The most common way of classifying polymers is to separate them into three groups - thermoplastics, thermosets, and elastomers. The thermoplastics can be divided into two types - those that are crystalline and those that are amorphous.
Molecules in a thermoplastic are held together by relatively weak intermolecular forces so that the material softens when exposed to heat and then returns to its original condition when cooled. Thermoplastic polymers can be repeatedly softened by heating and then solidified by cooling - a process similar to the repeated melting and cooling of metals. Most linear and slightly branched polymers are thermoplastic. All the major thermoplastics are produced by chain polymerization.
Thermoplastics have a wide range of applications because they can be formed and reformed in so many shapes. Some examples are food packaging, insulation, automobile bumpers, and credit cards.
A thermosetting plastic, or thermoset, solidifies or "sets" irreversibly when heated; they cannot be reshaped by heating. Thermosets usually are three-dimensional networked polymers in which there is a high degree of cross-linking between polymer chains. The cross-linking restricts the motion of the chains and leads to a rigid material. A simulated skeletal structure of a network polymer with a high cross-link density is shown below.
Thermosets are strong and durable. They primarily are used in automobiles and construction. They also are used to make toys, varnishes, boat hulls, and glues.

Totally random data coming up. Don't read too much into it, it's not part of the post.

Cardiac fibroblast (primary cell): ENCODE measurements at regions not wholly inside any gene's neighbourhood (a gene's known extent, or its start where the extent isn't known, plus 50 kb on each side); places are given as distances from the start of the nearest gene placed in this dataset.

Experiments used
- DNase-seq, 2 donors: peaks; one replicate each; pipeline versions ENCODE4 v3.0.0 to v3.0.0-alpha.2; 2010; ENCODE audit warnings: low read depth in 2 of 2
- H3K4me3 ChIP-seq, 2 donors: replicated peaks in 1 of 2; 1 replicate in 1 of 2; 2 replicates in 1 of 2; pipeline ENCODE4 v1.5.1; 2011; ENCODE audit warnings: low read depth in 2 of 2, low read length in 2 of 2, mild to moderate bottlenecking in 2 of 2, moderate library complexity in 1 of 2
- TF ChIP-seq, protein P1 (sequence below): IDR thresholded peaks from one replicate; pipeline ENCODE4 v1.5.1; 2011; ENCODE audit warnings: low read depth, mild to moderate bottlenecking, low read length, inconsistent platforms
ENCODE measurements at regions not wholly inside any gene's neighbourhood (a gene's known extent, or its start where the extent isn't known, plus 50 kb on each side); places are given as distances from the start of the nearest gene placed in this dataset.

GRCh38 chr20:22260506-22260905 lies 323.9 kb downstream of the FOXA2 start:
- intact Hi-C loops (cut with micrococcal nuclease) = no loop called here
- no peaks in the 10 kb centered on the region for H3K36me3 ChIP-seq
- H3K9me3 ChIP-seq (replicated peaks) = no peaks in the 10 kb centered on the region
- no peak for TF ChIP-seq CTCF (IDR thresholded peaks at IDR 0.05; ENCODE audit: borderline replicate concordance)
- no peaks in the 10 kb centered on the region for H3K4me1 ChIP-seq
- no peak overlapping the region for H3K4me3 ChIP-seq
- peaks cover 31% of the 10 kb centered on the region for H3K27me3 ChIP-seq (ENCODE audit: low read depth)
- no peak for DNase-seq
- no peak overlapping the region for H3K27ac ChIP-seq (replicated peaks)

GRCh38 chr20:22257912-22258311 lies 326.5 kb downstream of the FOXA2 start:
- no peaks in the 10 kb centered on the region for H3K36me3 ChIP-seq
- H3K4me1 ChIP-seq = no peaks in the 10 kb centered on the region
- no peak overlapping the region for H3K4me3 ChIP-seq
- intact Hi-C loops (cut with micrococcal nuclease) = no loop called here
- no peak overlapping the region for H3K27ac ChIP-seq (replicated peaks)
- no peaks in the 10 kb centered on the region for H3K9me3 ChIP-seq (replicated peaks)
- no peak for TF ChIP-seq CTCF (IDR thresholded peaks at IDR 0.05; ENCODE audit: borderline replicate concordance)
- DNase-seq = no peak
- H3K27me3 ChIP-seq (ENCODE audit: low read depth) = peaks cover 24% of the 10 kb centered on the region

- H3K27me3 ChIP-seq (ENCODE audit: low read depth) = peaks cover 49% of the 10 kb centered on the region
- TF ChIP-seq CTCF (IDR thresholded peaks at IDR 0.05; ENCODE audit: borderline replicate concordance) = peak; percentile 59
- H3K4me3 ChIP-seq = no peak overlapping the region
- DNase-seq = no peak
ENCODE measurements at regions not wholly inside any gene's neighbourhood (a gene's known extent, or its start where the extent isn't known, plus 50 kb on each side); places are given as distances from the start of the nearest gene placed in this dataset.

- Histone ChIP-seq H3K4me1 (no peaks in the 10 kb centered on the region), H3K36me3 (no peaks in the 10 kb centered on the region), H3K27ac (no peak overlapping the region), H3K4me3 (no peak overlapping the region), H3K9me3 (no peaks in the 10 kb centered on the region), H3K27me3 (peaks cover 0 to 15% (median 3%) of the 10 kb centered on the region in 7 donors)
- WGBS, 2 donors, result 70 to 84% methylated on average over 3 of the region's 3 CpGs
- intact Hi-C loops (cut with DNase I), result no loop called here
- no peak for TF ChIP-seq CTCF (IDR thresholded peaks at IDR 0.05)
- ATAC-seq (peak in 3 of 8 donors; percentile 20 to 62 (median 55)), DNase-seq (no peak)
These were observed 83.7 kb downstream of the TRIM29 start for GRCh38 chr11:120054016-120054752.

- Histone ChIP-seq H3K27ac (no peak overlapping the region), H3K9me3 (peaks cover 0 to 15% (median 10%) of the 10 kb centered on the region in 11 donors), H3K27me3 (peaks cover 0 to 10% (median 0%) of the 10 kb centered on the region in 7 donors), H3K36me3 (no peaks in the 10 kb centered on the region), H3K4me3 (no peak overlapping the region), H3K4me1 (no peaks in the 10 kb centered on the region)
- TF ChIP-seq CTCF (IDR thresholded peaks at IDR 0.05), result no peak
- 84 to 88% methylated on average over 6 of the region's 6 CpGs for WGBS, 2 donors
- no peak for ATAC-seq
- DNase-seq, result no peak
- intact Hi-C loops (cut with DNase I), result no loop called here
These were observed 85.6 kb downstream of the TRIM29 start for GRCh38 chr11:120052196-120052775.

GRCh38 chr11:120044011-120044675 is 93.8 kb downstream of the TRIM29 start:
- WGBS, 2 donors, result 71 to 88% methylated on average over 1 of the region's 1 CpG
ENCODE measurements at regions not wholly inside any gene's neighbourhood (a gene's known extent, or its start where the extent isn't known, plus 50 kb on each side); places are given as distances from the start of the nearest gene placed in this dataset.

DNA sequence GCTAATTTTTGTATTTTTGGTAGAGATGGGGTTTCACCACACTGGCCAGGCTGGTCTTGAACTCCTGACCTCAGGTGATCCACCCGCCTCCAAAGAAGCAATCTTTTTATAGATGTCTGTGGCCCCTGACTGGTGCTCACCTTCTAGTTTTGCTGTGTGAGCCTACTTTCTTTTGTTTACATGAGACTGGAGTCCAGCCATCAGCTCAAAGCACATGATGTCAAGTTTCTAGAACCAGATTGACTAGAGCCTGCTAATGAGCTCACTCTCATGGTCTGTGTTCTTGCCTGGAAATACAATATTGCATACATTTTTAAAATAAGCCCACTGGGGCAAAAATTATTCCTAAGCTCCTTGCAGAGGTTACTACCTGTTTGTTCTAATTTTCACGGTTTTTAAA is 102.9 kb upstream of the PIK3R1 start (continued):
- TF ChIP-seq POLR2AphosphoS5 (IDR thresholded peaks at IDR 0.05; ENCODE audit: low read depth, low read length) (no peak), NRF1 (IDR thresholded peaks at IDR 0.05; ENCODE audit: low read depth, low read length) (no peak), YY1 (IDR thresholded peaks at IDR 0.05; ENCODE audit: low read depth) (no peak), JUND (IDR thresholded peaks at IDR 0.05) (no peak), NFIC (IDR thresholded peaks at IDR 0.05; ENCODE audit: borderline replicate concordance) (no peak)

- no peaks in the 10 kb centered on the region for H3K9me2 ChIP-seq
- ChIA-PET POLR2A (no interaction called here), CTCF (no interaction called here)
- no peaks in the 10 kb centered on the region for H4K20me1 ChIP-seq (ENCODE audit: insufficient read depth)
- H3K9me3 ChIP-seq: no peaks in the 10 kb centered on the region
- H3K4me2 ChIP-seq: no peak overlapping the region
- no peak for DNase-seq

Elastomers are rubbery polymers that can be stretched easily to several times their unstretched length and which rapidly return to their original dimensions when the applied stress is released. Elastomers are cross-linked, but have a low cross-link density. The polymer chains still have some freedom to move, but are prevented from permanently moving relative to each other by the cross-links. To stretch, the polymer chains must not be part of a rigid solid - either a glass or a crystal. An elastomer must be above its glass transition temperature, \(T_g\), and have a low degree of crystallinity. Rubber bands and other elastics are made of elastomers.
Contributors and Attributions
David Whisnant (Wofford College). Partial support for this work was provided by the National Science Foundation's Division of Undergraduate Education through grants DUE #9950809 and DUE #9950296. Additional support was provided by the Camille and Henry Dreyfus Foundation.